Latino leaders push voter turnout

LOS ANGELES — Dubbed as the first comprehensive gathering of Latino leaders since the civil rights movement of the 1960s and ’70s, over 3,000 participants assembled here Sept. 6-10 at the National Latino Congreso.

Antonio González, president of the Southwest Voter Registration Educational Project, cited a need “to unite across regions and reinvent the basic principles of unity in the Latino community.”

“The Congreso is going to be acting this week against the ugliness of the right wing,” added John Trasviña, interim president of the Mexican American Legal Defense and Education Fund.

The event, held at the downtown Sheraton Hotel, brought together people from the Latino, African American, Asian Pacific Islander, and Native American movements as well as other allies to develop a new direction for Latinos.

Union representatives and workers, business leaders, community development workers, members of nonprofit and religious groups, students and elected officials met to create a national policy platform and action-oriented agenda. There was a high presence of youth and students from the Los Angeles area.

Sponsors included the Labor Council for Latin American Advancement, the National Hispanic Environmental Council, the National Alliance of Latin American and Caribbean Communities, and Earth Day Network.

Delegates at daily plenary sessions passed over 70 resolutions, including support for a moratorium on deportations of immigrants, voting rights, election reform, immigrant rights, LGBT rights, the Employee Free Choice Act, increasing the minimum wage, social justice and economic equality and mass voter mobilization drives to make an impact on Nov. 7.

Irma Palacios, national field director of People for the American Way, charged, “States are taking systematic steps to deny the vote to our communities and it does not matter how many of us there are unless we show our strength on Election Day.”

Delegates also called for Latino and African American unity, environmental health, action on global warming, labor rights, peace and ending the war in Iraq.

A resolution calling for ending the U.S. blockade of Cuba was also endorsed.

A speaker in the workshop on LGBT rights highlighted a sentiment running throughout the Congress, declaring, “Todos somos familia” (We are all family).

“Building interracial dialogue is very positive” Kent Wong, a featured speaker at a forum called “Ethnic politics in America: allies or competitors,” told the World. “Questions that confront the Latino community affect all of us.” Wong, director of the UCLA Labor Center, added, “There has to be a coalition” between communities. “Winning electoral campaigns depends on it.”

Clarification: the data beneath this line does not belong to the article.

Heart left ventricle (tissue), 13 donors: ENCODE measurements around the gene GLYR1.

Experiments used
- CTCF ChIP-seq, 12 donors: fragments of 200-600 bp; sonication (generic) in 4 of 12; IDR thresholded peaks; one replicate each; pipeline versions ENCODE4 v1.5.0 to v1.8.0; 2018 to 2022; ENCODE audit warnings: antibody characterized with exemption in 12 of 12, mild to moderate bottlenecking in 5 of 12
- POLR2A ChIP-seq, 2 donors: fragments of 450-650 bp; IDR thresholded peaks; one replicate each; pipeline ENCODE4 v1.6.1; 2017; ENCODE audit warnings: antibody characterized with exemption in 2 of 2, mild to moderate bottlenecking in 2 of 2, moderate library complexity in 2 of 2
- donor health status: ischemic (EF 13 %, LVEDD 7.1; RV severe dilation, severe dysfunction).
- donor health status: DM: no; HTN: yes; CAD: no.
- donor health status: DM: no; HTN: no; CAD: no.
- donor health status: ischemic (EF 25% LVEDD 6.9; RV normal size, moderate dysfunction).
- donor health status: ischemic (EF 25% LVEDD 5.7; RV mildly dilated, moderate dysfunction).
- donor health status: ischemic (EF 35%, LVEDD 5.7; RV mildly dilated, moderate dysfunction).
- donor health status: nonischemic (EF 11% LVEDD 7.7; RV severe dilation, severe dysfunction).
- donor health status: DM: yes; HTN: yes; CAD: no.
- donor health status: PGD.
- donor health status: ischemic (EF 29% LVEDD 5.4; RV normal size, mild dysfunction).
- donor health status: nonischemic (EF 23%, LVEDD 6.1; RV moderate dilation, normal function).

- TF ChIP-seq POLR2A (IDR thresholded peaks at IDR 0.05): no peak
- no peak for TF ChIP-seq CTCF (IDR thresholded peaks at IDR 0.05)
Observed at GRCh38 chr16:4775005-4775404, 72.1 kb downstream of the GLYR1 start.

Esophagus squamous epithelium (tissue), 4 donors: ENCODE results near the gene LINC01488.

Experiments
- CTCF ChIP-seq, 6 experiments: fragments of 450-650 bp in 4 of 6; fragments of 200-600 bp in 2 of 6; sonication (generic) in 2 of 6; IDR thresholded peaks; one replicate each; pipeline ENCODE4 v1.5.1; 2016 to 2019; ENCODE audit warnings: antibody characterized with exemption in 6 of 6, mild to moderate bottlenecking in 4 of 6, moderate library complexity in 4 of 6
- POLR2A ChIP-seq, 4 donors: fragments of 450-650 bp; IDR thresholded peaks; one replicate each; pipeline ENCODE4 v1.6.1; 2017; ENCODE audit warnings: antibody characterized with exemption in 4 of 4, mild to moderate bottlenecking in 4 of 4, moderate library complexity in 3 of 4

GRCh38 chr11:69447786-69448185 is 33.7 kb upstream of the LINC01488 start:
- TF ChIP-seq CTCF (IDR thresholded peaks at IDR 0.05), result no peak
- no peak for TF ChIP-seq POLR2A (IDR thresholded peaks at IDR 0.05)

Many workshops included both Latino activists and a multiracial array of experts in many subjects, including Judith Le Blanc, a Native American Indian who is co-chair of United for Peace and Justice, the largest national peace and justice coalition.

Bernardo Álvarez Herrera, Venezuela’s ambassador to the U.S., spoke at a workshop on social movements and progressive politics in Latin America.

The immigration issue is the most important struggle right now, said Jessica Martínez, 16, state youth director of the League of United Latin American Citizens. Martínez, a high school student from Las Cruces, N.M., hopes to “promote youth getting involved early, to be educated and to let high school students know they have opportunities.”

Linda Chávez-Thompson, executive vice president of the AFL-CIO, agreed. “We don’t do enough to educate young people to become active,” she told the World.

Speaking to the Congress, Chávez-Thompson called for increasing income for Latinos and closing the economic gaps. She said the country needs higher, livable wages for workers and “affordable health care for everybody, not just the wealthy.” She also emphasized “protection and safety rights for women workers.”

Seven-year-old Saúl Arellano traveled to the Congress from Chicago in support of his mother, an undocumented worker, who has taken sanctuary in a church there. Saúl said he hopes that his mother, Elvira Arellano, will not be deported to Mexico. Recognizing his courage, the assembly gave him a standing ovation.

Cecilia Muñoz of the National Council of La Raza warned that the Republican leadership in Congress is poised to try to push through repressive legislation in piecemeal fashion in the next several weeks.

“We need to put the idea of sanctuary on our agenda,” said United Farm Workers Union co-founder Dolores Huerta. “Free trade agreements are putting people out of work.” She added, “We have got to organize our strength and march between now and Election Day.” Immigrants, she said, could help with a commitment of their time. “They could knock doors,” she suggested. “We’re talking about life and death here for many families.”

Other speakers included Los Angeles Mayor Antonio Villaraigosa; Speaker of the California State Assembly Fabián Nuñez; State Treasurer Phil Angelides, candidate for governor of California; and María Elena Durazo, executive secretary-treasurer of the Los Angeles County Federation of Labor.